Those with chips left then gathered on August 30 to play for a top prize of about $60,000. That's when Shulman says the math started to not add up. Shulman, who most recently won a tournament this size in May 2013 ($109,500 in Wilmington, Delaware), recognized that players were friends of managers. He heard accusations — never substantiated by the state — that staff allowed players to compete for free, with a wink-wink that the managers would get something back if the player fared well.

Shulman says another player related the following story: "They were talking in Spanish, and the guy understood another player saying he was getting 20 percent of the winnings and giving the staff 80 percent," Shulman says.

After Shulman and the others, whose names aren't listed in state documents, complained, the state began investigating almost immediately. Many employees were interviewed offsite, at the Division of Pari-Mutuel Wagering's regional office in Fort Lauderdale.

In a seven-page administrative complaint issued this past December 29, the state determined that 13 players who had won money in the tournament did not receive required receipts. Investigators also found that required casino surveillance video did not properly cover parts of the poker room, including areas where cash was handled, and that money was kept in Costa's office rather than a cashier's cage or vault. They also dug deeper into daily nontournament operations and had problems with that too.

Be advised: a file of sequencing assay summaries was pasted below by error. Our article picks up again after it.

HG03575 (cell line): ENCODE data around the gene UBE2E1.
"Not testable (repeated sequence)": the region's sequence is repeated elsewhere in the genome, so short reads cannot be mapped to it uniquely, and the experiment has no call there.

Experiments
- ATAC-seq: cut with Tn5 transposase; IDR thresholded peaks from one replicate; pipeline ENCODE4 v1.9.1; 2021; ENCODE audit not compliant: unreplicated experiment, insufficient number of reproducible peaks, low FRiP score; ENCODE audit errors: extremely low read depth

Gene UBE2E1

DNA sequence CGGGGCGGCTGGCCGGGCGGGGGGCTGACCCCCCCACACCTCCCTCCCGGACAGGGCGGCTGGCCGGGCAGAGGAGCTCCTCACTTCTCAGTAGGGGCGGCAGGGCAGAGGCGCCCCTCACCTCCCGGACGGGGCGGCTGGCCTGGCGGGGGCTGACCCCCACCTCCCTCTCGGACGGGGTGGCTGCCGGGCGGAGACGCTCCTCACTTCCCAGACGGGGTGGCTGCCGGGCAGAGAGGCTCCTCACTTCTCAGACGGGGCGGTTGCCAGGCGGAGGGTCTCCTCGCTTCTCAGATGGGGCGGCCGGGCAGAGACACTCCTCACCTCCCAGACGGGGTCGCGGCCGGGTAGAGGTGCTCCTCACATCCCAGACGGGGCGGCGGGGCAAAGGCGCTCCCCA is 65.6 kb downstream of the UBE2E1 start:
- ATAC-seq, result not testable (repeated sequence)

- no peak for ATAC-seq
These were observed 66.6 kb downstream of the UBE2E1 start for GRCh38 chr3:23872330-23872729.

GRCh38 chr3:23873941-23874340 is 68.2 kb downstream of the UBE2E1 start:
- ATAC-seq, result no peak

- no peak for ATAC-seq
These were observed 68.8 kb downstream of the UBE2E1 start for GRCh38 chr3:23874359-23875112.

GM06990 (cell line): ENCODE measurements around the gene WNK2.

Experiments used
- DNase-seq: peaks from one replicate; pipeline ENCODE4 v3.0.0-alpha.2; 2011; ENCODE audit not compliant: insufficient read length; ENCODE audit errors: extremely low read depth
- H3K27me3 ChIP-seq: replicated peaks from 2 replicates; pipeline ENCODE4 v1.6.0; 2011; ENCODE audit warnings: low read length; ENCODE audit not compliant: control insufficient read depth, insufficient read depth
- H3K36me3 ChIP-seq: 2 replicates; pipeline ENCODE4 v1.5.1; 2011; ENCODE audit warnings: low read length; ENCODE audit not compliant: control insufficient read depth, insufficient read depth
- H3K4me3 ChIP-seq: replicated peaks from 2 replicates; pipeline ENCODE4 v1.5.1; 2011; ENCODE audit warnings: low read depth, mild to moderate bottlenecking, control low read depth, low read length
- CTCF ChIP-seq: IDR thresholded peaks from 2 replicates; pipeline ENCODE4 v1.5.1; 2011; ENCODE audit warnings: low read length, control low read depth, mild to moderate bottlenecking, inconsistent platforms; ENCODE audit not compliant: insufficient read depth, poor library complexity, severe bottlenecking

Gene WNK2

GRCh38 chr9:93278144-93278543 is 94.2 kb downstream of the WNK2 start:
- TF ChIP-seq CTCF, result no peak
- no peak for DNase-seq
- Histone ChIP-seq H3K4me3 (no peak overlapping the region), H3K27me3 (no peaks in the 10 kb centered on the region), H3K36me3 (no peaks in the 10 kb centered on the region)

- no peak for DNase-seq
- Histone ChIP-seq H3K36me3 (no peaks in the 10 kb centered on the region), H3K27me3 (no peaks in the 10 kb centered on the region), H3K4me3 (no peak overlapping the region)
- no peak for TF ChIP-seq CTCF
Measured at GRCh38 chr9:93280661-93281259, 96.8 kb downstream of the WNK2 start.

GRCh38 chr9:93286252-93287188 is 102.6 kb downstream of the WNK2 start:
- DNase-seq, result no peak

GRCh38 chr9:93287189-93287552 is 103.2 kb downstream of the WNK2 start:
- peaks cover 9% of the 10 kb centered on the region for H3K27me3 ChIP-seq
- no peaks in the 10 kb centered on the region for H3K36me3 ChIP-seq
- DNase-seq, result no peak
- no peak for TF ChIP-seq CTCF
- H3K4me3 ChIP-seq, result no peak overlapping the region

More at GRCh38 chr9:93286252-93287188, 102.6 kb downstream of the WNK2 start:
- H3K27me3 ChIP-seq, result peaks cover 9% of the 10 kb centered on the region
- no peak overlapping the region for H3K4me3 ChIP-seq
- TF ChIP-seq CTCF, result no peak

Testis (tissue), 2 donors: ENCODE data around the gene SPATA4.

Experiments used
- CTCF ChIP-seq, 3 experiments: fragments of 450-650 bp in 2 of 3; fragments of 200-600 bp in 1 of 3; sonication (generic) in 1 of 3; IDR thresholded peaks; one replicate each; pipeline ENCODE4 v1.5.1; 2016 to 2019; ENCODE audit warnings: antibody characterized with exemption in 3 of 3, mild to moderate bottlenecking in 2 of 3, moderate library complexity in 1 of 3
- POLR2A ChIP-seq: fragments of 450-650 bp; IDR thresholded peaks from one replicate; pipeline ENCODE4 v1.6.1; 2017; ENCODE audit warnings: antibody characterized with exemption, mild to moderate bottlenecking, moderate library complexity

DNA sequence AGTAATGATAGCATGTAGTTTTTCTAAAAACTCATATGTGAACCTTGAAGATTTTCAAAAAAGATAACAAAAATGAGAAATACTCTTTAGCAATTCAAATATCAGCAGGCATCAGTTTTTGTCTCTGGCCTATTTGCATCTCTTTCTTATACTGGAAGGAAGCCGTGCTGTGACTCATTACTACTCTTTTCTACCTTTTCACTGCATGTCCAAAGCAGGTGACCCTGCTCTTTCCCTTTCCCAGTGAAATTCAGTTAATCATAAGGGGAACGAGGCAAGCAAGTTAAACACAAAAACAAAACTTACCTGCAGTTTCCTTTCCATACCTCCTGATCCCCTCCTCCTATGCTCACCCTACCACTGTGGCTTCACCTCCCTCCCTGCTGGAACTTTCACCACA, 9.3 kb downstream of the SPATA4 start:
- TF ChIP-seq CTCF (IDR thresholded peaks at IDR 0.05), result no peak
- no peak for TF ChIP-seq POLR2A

The state also says Hialeah didn't keep a ledger of jackpot debits and credits. There are no criminal allegations in the complaint, but the report indicates it is unclear whether every dollar that went into the jackpot fund got paid out.

Not mentioned by name in the report is the manager, Costa, who had run nearby rival Casino Miami Jai-Alai before joining Hialeah in August 2013. He brought many of his managers and staff with him, including attractive women, who smile and joke as they pitch cards to the players.